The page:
At ODSC London 2018, Yuriy Guts of DataRobot gave a talk on data leakage, including potential sources of the problem and how it can be remedied.
Data leakage – also sometimes referred to as data snooping – is a phenomenon in machine learning that occurs when a model is trained on information that will not be available to it at prediction time. The result is a model that will produce optimistic estimates of its performance in the real world, even during testing.
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The fact that models with data leakage tend to perform well out-of-sample during the evaluation phase makes it very difficult to detect. Many practitioners will only find out that their model is broken when they attempt to deploy it, which can be a costly mistake in industries such as health and finance.
This makes it that much more important for data scientists to stay apprised to the ways that data leakage can appear in a machine learning workflow. These are some of the key highlights from Mr. Guts’ talk on the topic, which you can watch in full on YouTube.
Leakage in Collection
Leakage can occur anywhere in a machine learning workflow, including from the onset with data collection. It may sound obvious, but a machine learning model must be trained only on information that will be available at prediction time. Using features that will not be available means that it will lack an input, fundamentally breaking the model.
Guts gave the example of predicting whether a loan is bad based on the number late payment reminders a loanee has received. When a bank is first writing a loan, they have no idea whether or not that person will be late on their loans in the future. They can guess, but that information is simply unavailable when the loanee signs on the dotted line. Building a machine learning model off of that information is a recipe for disaster.
Again, this may seem obvious, but it is possible to fall into this trap when working on high-dimensional data with hundreds or thousands of columns. Steer clear of this at all costs.
Leakage and Preprocessing, Feature Engineering
I once heard a professor describe data leakage as a “subtle, happy hell.” This point proves why.
It is important that the information we know about our model during training remains consistent across training and evaluation. This includes assumptions about the data distribution, especially the mean and standard deviation when performing normalization.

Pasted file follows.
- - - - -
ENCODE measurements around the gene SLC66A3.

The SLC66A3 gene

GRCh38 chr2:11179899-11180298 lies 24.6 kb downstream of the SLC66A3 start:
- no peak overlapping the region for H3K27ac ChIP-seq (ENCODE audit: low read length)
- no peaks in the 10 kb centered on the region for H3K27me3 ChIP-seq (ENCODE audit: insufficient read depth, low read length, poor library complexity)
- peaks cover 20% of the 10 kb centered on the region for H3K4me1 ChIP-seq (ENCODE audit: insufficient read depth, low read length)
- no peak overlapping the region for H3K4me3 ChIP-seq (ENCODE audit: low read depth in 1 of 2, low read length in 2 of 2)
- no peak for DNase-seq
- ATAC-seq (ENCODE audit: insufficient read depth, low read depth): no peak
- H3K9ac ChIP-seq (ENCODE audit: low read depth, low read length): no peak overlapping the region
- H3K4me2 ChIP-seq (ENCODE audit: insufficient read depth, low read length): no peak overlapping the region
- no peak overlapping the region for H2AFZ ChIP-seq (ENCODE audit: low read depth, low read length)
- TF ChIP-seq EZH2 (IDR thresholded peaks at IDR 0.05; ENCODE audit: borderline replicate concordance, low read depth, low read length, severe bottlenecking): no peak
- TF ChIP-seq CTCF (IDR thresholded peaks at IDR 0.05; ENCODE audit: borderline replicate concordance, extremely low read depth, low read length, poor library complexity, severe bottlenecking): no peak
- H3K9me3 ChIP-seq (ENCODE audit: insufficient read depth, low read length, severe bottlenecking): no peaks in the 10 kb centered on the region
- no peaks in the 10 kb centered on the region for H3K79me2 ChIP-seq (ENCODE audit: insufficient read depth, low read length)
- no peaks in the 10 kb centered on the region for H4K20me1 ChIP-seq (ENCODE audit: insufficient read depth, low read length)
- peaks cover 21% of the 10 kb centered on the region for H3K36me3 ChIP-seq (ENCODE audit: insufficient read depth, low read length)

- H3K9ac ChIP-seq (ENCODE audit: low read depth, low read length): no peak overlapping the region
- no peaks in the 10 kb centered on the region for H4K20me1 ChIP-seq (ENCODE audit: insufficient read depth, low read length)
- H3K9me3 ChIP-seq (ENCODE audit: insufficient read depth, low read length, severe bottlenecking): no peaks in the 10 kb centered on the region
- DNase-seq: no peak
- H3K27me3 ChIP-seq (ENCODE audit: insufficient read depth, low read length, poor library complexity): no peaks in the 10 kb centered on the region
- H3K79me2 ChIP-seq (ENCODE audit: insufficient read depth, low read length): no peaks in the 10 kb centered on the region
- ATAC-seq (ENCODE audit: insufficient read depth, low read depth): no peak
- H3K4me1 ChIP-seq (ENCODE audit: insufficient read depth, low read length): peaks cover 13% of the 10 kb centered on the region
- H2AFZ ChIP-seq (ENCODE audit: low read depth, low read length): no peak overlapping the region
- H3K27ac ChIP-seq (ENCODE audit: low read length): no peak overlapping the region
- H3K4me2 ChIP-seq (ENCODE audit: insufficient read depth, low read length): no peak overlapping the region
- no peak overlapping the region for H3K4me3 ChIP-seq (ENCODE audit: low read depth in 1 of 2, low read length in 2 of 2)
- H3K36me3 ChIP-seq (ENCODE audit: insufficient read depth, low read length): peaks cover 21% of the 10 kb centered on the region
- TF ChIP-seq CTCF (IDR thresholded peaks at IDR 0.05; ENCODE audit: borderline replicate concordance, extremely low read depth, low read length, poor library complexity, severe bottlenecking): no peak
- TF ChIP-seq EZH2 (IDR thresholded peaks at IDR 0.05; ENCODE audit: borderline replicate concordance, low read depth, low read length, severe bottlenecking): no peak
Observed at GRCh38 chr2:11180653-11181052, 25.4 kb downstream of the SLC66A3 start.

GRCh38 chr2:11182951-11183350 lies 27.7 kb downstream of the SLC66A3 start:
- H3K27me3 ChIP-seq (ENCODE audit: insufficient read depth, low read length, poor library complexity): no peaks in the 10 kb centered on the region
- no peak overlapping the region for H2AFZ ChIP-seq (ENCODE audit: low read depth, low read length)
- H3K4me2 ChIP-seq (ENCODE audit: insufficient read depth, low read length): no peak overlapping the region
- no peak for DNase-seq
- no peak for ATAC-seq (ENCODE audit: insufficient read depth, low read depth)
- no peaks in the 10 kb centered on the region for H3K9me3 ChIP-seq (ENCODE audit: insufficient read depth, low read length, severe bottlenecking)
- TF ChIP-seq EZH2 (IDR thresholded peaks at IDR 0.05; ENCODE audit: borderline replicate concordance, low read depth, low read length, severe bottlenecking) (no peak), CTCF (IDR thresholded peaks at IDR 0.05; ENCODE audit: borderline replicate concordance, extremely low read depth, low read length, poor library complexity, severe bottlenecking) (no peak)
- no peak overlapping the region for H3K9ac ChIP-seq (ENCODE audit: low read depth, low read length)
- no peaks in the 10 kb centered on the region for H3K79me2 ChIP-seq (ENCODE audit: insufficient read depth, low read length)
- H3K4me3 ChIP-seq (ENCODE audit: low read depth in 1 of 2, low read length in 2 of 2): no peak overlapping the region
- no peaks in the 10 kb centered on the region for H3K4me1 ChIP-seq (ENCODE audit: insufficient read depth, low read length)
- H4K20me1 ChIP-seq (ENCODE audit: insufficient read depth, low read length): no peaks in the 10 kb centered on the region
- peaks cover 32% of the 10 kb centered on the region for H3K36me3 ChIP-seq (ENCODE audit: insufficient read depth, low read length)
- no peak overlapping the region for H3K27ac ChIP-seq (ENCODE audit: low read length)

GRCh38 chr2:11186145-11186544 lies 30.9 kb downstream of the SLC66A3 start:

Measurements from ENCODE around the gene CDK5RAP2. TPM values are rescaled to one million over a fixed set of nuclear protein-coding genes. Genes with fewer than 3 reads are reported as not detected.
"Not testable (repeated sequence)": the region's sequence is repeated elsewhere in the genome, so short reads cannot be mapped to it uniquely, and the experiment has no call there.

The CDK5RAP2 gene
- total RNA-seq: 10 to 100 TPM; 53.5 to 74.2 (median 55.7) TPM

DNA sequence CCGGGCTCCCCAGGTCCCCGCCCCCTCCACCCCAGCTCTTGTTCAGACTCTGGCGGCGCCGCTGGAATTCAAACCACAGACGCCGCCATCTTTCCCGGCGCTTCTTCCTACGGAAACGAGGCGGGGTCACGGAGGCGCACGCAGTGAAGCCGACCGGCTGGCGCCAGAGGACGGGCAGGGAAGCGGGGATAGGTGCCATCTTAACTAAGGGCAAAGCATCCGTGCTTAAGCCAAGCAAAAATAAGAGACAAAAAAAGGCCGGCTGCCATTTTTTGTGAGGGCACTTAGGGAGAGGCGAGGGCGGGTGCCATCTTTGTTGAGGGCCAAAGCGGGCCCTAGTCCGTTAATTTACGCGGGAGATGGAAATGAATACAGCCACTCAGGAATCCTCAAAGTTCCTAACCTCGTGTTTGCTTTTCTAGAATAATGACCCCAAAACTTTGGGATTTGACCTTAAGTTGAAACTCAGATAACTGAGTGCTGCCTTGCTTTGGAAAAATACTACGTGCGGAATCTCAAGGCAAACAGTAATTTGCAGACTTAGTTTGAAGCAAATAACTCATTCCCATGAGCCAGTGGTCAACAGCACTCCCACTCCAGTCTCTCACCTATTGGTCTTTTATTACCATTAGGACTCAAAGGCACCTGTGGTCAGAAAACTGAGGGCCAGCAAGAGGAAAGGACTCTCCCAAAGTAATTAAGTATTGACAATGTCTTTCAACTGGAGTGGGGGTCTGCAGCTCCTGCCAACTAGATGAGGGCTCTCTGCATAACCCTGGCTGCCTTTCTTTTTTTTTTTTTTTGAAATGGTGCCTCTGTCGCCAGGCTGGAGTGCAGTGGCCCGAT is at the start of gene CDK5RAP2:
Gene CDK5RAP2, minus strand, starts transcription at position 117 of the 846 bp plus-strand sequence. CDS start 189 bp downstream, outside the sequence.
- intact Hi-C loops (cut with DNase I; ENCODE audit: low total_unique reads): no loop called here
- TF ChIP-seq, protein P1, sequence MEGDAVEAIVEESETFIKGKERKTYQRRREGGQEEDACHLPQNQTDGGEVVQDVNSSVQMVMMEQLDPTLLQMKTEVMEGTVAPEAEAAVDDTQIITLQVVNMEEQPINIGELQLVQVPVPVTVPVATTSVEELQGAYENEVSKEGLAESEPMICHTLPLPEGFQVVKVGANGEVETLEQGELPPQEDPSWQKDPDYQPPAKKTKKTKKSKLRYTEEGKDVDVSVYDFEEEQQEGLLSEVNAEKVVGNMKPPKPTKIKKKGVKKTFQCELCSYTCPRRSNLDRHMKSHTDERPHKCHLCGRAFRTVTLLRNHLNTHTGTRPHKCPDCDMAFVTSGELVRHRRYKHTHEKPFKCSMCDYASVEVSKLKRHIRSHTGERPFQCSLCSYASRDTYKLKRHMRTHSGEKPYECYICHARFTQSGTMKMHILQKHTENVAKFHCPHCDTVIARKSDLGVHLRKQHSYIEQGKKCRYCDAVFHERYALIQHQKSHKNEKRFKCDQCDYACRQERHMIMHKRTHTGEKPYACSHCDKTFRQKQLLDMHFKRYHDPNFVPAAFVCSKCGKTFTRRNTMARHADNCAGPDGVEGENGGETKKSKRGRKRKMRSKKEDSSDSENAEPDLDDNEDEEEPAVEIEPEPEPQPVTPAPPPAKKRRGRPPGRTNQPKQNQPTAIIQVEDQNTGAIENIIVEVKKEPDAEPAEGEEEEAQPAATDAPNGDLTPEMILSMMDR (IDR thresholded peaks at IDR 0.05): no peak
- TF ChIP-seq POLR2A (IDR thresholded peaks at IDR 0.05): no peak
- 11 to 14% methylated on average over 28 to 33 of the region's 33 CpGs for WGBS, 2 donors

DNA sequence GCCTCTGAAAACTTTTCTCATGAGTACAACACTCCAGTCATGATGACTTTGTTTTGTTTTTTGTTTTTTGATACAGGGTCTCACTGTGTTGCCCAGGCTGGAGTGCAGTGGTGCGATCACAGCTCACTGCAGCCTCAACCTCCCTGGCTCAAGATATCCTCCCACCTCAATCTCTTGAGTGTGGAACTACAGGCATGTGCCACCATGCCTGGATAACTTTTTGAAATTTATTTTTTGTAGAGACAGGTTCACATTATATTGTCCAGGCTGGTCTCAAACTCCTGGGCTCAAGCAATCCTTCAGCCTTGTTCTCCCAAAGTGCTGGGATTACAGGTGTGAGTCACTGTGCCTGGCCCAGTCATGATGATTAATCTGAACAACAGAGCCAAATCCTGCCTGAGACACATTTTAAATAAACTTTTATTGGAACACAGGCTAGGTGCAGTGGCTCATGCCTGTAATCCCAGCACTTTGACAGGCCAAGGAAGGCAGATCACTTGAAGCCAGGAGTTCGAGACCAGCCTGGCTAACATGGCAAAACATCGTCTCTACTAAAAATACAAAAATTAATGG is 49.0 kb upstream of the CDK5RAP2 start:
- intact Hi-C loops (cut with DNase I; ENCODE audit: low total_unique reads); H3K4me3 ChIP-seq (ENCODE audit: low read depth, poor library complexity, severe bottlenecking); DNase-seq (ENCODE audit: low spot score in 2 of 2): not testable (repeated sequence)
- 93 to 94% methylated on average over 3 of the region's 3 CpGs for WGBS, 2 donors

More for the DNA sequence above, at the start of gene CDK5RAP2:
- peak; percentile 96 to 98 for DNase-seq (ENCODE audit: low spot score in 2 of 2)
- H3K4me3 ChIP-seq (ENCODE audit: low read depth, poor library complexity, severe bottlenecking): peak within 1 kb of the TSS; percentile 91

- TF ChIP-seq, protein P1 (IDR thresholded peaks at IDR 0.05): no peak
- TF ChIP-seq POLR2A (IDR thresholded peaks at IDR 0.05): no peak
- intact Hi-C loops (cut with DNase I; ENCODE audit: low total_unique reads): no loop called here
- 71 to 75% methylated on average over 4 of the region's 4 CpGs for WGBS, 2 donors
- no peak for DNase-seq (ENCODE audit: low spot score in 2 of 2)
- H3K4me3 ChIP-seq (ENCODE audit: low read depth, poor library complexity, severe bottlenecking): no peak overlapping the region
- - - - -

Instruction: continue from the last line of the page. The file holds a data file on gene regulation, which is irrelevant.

Most practitioners – including myself – typically drop their full dataset into the same collection and normalize it all at once before splitting the data into test and evaluation. While the code for this approach will be cleaner, this breaks fundamental assumptions about data leakage. Most importantly, we are using information from data that will appear in both the test and training data. This is because our mean and standard deviation will be based on the full dataset, not just the training data.
Some practitioners will normalize the two datasets separately, using different means and standard deviations. This is also incorrect since it breaks the assumption that the data is drawn from the same distribution.
Mr. Guts tells us that in order to remedy this, we must first separate our data into training and test sets. Then, once we normalize the training set, we apply the mean and standard deviation to the normalization of the test set. This is a very subtle source of data leakage that most are apt to miss, but important to creating the best machine learning model possible.
Leakage During Partitioning
According to Mr. Guts, partitioning is one of the most common sources of data leakage. When splitting data that involves multiple observations from the same person or source, the data must be partitioned such that all observations from a given user are included in one set and only one set. This also applies to validation, where that person’s observations must only appear in one fold during k-fold cross-validation. Failure to do this produces what is referred to as group leakage.
Guts pointed out that even the best can fall into this trap. He pointed to a paper released by Andrew Ng’s research group, which attempted to detect pneumonia from chest x-rays. The data included 112,120 unique images from 30,805 unique patients. It wasn’t until it was published that a practitioner on Twitter asked about whether the data was separated according to patient, which it wasn’t. This prompted Ng’s group to modify the experiment such that the data leakage was eliminated, resulting in less optimistic estimations of model performance.
It should be noted that this source of leakage is unlikely to dramatically impact model performance. In most cases, it will only make the difference of a few percentage points in accuracy; even so, it’s a methodological flaw that must be addressed in order to get the best possible performance from a model.
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These are just a few examples of different sources of data leakage, but Mr. Guts goes into many other subtle ways that it can be introduced to your model. Check out his full talk on YouTube for a deep dive into how leakage can infiltrate seemingly bulletproof applications.